Kids start playing on sports teams before they can tie their own shoes. Pediatricians aren’t keen on the growth of organized sports for pre-schoolers. According to the Louisville Courier-Journal, some kids start tackle football at the age of seven.
Like the dinosaurs, sandlot sports have vanished, and no one knows exactly why. Child-care experts generally attribute the demise to the increasing number of single-parent and dual-income households, and to heightened anxieties about child abduction.
In other words, parents are too busy to keep an eye on neighborhood games and too afraid to let children play without supervision. For a few hours a week, at least, organized sports solve both problems. But they create others.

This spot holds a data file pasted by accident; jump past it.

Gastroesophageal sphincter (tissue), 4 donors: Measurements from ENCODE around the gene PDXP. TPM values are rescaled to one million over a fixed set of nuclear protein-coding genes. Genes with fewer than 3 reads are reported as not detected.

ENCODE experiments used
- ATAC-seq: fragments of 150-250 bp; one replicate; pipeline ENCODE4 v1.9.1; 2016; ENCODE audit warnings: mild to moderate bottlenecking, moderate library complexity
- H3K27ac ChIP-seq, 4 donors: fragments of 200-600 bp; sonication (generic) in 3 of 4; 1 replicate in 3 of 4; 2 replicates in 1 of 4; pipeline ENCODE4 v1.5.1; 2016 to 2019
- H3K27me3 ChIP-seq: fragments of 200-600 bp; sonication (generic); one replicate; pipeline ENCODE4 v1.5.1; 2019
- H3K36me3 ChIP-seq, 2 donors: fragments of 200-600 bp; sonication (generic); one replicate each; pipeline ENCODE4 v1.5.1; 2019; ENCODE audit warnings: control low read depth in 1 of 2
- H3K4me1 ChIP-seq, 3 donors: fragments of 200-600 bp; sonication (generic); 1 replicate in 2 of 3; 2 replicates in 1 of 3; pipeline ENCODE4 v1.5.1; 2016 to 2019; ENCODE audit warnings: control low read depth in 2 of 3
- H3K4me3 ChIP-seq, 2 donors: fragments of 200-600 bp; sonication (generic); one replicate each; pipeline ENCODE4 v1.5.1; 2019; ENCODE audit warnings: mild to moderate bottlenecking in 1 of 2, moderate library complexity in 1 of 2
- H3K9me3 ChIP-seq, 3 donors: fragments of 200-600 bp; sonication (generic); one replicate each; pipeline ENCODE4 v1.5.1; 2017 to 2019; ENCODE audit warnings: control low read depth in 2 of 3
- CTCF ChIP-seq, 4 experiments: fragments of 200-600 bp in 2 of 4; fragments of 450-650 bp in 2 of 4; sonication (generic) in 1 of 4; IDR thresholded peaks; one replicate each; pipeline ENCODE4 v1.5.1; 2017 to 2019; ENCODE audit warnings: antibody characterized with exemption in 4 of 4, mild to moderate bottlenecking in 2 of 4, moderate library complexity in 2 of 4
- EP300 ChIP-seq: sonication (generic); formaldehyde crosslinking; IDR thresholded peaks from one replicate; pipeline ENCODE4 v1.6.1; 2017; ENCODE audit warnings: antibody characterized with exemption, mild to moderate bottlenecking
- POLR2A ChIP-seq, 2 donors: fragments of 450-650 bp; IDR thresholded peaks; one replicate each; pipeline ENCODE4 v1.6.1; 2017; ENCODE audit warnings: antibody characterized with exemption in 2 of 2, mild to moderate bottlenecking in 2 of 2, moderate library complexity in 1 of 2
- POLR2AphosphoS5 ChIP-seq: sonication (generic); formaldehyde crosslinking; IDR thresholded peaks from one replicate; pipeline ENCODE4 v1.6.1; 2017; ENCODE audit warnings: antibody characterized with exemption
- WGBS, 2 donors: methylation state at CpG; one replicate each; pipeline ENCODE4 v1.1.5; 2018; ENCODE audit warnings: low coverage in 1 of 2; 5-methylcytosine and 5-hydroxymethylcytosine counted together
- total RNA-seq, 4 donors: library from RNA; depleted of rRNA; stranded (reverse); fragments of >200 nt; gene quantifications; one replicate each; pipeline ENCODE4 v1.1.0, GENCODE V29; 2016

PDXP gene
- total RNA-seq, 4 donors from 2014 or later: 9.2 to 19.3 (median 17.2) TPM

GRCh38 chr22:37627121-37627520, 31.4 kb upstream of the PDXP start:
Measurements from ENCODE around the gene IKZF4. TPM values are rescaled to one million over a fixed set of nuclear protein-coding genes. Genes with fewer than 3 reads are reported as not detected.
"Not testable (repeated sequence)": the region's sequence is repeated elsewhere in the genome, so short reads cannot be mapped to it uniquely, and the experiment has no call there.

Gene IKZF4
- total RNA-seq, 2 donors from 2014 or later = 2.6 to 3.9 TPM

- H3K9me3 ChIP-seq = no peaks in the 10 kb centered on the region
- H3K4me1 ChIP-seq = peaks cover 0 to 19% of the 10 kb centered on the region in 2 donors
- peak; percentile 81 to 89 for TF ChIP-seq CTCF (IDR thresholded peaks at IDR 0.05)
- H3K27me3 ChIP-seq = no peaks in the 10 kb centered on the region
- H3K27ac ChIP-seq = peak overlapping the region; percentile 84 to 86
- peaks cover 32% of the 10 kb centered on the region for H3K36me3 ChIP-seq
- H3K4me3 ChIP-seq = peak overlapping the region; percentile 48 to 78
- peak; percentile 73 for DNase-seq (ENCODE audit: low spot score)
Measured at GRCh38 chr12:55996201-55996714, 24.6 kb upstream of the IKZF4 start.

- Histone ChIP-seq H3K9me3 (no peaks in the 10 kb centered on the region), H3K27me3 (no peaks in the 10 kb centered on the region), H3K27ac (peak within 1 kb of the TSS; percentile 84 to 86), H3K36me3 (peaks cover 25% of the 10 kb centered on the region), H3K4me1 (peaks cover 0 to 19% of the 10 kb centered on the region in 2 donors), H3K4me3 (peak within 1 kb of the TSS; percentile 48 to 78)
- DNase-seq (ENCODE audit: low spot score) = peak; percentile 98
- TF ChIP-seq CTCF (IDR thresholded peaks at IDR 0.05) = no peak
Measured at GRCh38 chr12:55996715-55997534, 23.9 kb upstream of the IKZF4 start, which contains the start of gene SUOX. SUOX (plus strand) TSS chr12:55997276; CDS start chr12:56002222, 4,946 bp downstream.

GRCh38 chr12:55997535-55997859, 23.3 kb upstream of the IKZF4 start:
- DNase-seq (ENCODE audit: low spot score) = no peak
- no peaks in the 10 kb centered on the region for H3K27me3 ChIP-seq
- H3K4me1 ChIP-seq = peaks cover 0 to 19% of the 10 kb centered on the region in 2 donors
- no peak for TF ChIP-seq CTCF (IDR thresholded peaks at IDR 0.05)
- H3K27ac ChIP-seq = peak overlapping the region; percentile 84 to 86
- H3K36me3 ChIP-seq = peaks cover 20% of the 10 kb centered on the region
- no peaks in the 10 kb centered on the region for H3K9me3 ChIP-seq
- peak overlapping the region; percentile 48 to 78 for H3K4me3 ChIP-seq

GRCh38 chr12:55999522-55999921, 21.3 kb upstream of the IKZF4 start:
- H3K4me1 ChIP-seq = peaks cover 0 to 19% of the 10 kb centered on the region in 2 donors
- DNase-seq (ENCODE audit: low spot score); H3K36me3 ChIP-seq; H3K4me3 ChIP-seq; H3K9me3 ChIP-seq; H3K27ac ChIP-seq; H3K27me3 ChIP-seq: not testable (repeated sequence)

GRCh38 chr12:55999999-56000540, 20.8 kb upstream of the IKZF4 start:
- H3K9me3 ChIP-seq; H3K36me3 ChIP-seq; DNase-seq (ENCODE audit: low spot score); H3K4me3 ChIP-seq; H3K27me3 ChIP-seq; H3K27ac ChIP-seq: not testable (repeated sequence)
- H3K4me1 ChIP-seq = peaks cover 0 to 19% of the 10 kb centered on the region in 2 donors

Parents rush around to ferry kids to practices and games, eating up family time. Dad doesn’t teach the kids to throw a ball in the backyard; that job now belongs to the coach.
When I look back, it’s amazing how little adult supervision we baby boomer kids had. We walked to school with other kids from kindergarten on. We stayed after school to play pick-up games of soccer baseball or softball. We played in the park without adults.
Once, climbing a tree in the park by myself, my foot stuck. Eventually, my arms got so tired that I let go. At that point, I was hanging upside down from the tree by my foot. Just as a passing driver stopped to help, my foot came out of the shoe and I fell on my head. And I grew up to be a blogger.